Performance, Language, and Culture

The worlds of “artistic” and “academic” music research stand in a curious relationship with one another. For one thing, these two paradigms of musical discourse can be seen as emblematic of the continued separation of higher professional education (i.e., conservatories, art academies) and the university. For another, the cultures fostered by these institutions are expected to respond to various kinds of professional, societal, and economic pressures, which are oftentimes out of sync with one another. Consider how conservatory-based educators and researchers are impelled to show the “practical,” “reproducible” worth of their work in the form of (for example) performance practice, new compositional techniques, and the relationship between analysis and performance. It is above all a “praxis-” and “artistically-based” approach to research, one that ultimately aspires to produce direct “results” on the concert podium or in the classroom. Standing next to this are the university-based music researchers, both musicologists (historical/cultural) and other researchers in the humanities whose work touches on music. Such scholars are generally required to prove their worth by advancing a conceptual field and by connecting that field to a broader academic and societal discourse. In the current climate of historical and cultural musicology in the Netherlands, for example, this often leads to topics that go far beyond the daily concerns of the music conservatory; to name the most obvious examples, this includes issues of post-structuralism, post-colonialism, media, gender, race, and identity politics. Further separating both sides of the artistic-academic divide is the cultivation of differing types of expertise, of terminology, and of professional codes, even when the object of research is one and the same.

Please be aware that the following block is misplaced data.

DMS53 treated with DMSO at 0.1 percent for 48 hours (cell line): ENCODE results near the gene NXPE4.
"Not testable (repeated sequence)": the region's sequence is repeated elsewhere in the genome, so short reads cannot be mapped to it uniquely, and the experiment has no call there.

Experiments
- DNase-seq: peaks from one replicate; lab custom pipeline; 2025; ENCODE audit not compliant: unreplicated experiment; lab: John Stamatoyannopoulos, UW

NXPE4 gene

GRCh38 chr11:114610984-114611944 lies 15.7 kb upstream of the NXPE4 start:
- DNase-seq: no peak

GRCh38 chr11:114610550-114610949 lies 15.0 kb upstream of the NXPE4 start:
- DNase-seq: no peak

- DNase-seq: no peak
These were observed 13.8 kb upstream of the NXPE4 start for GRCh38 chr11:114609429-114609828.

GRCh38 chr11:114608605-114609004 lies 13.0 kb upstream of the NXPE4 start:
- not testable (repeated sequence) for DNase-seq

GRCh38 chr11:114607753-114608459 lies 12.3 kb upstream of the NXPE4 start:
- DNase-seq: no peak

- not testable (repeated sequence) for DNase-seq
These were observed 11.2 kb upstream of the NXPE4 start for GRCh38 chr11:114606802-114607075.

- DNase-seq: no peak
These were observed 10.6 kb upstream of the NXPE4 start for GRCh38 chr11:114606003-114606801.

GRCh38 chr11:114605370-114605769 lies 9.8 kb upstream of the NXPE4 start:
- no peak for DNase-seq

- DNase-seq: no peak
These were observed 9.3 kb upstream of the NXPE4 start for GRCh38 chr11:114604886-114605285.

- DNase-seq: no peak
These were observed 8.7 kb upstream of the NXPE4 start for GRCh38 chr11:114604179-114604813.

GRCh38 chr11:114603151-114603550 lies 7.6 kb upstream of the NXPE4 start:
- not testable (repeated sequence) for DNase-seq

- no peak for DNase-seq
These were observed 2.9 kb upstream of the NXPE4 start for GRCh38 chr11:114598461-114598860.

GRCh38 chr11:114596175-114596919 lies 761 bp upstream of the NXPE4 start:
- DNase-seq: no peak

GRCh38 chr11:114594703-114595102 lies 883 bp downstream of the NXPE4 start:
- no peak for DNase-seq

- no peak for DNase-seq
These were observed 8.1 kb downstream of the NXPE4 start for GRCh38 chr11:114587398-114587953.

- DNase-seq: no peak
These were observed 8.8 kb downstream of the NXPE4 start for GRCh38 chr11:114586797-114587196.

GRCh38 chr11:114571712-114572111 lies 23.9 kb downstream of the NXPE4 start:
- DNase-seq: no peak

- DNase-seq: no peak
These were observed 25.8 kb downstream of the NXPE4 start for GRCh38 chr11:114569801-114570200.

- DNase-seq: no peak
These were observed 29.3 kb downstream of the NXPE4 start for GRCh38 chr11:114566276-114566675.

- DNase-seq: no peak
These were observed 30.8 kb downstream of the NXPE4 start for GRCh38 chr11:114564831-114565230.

While we might take this fundamental divergence in outlook and output as a confirmation of the incompatibility between these institutional cultures, we could also use it as a way of initiating a productive dialogue between these worlds, and in this way see them in a more performative relationship with one another.